With yet another dismal season wrapping up, the Vancouver Canucks and Sedin twins may have to decide to mutually part ways — since it’s best for both sides at this point.
The Vancouver Canucks are going through one of their worst periods in franchise history, set on missing the playoffs for the third consecutive year. This team also hasn’t won a playoff series in seven years, and they don’t seem anywhere close to getting back to the postseason.
In 2016, they finished 28th in the league standings, then 29th in 2017. This year? There’s a great chance they finish dead last, which would earn them the best draft lottery odds – and guarantee a pick no lower than fourth-overall.
It’s clear that some major changes are needed this offseason, and general manager Jim Benning knows this. He should look to ship out affordable but underachieving players like Sam Gagner, Michael Del Zotto and Anders Nilsson. Simply put, it’s time to overhaul much of the roster.
And that could mean bidding farewell to Daniel and Henrik Sedin, the franchise icons who are turning 38 years of age and may simply be better off playing elsewhere. At least, it probably would be easier for Canucks management if the twins decided moving on was the best option.
Ryan Lambert of Yahoo Sports explained why the Canucks need to think about parting ways with their franchise stars:
If the Sedins do indeed return to Vancouver, it’s just going to be another year of this nonsense, though. Benning continue to retain or seek out mediocre-or-worse players in their mid-20s, throw a mid-level contract at a 31-year-old coming off a high-shooting-percentage year, and the team will finish 28th or something despite Boeser’s best efforts to do it all himself.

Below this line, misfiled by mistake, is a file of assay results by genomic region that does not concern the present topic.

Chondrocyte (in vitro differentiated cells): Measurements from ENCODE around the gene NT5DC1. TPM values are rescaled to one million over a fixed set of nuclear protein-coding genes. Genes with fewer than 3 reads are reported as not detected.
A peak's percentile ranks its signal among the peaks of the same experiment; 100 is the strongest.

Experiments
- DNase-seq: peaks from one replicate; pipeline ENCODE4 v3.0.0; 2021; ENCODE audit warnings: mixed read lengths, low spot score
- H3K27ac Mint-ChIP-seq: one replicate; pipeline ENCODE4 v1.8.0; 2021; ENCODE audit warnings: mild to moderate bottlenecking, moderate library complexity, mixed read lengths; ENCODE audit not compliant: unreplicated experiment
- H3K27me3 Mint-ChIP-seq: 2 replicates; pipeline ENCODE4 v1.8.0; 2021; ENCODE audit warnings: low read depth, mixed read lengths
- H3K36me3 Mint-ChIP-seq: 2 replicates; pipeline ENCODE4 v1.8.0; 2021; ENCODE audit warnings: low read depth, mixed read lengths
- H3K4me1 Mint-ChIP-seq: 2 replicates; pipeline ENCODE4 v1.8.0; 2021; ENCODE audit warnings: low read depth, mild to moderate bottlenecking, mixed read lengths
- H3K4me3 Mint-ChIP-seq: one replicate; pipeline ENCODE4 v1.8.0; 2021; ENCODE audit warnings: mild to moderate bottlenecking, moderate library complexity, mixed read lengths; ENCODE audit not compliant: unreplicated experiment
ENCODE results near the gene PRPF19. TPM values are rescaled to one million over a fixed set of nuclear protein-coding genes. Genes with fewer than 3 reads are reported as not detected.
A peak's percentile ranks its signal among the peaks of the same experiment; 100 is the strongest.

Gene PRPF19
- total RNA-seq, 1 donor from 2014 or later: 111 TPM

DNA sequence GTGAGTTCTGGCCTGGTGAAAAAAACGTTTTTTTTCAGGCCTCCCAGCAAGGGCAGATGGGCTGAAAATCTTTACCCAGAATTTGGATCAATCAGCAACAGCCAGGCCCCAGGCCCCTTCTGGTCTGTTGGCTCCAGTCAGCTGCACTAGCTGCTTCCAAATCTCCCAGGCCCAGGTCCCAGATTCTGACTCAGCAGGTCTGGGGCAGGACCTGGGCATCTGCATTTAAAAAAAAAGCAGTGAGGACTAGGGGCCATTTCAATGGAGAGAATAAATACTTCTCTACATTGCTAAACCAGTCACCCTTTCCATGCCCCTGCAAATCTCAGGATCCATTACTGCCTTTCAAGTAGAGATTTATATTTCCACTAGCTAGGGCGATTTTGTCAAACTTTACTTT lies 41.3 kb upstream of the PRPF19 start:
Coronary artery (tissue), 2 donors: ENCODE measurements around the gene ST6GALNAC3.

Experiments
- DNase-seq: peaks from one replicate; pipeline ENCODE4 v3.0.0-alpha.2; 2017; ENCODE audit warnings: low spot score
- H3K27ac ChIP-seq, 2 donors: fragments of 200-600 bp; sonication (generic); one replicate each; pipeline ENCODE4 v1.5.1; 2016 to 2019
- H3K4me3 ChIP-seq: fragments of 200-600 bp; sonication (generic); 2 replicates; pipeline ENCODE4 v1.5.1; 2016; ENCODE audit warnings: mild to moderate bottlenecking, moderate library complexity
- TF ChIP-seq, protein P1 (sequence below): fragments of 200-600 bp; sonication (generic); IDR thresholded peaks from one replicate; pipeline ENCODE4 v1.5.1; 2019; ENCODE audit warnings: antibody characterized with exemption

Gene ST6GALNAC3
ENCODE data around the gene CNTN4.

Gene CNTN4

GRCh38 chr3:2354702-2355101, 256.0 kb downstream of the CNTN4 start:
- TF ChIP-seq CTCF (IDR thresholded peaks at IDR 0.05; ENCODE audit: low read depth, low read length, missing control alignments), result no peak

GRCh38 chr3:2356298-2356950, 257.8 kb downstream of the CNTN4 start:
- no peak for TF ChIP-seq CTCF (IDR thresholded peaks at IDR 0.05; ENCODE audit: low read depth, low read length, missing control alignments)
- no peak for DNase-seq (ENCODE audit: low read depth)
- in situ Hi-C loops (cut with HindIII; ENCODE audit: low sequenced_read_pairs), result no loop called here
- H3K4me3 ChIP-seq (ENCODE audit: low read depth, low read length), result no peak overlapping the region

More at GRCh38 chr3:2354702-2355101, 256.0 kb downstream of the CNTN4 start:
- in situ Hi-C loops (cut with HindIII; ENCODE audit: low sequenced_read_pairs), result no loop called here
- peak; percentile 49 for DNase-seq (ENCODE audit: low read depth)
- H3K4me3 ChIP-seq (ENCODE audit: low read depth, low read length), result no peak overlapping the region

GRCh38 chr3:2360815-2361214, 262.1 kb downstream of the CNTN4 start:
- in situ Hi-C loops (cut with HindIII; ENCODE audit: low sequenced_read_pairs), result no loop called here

There’s no chance to stick to the plan because there is no plan other than “Let the Sedins dictate our future.” It’s not that the Sedins are bad or anything, but their mere presence seems to be what’s holding back their franchise from going anywhere. So that’s not on them, but if they want to leave a franchise better than they found it, they actually have to leave it.
Lambert pretty much hits the nail on the head with this one. We’re in year four of the Benning-Trevor Linden era, and there’s been zero indication they’ll ever fully commit to a full, tear-it-all-down rebuild.
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In Dec. 2016, Linden talked to Luke Fox of Sportsnet and said he couldn’t rebuild, because it wasn’t fair to the Sedins. Then, he says in April that the Canucks are finally rebuilding. That’s why the Nilsson, Gagner and Del Zotto signings don’t make much sense, or the fact Benning chose not to trade Erik Gudbranson at the deadline.
It truly does seem like the Canucks don’t want to rebuild fully, so long as the Sedins are on the team. If that’s the case, then it’s time for Benning and Linden to sit down with the twins and talk it over.
Tell them they have to simply move on in another direction, and encourage the twins to chase a Stanley Cup championship elsewhere.
The Sedins can still play; they are 40-50 point players. But in reality, the Canucks would be better giving ice time to younger players. And if they can’t replace the Sedins’ production? It at least helps them get better draft lottery odds.
Yes, it’d be hard for many fans to see the franchise bid farewell to Daniel and Henrik. But ask yourself this: How will the franchise get better in the next five years by keeping the twins? At the end of the day, Vancouver is at least five years away from realistically contending again, and the twins will be retired by then.
Following a dismal 2016-17 season, the Arizona Coyotes reset and told captain Shane Doan he wasn’t coming back. He would retire shortly thereafter. Surely, Coyotes ownership and management didn’t feel good doing it, but they know the NHL is simply a business. The Canucks need to learn it.
Sure, the Canucks can bring back the twins on one-year deals this summer. Then you shouldn’t be surprised if they sign another fading veteran to try and “find chemistry” with the twins. Then the Canucks will fail to hand out ice time to their kids in 2018-19. Rinse. Repeat.
That is why Benning and Linden have to consider a very difficult decision, and think about telling the Sedins it’s time to move on.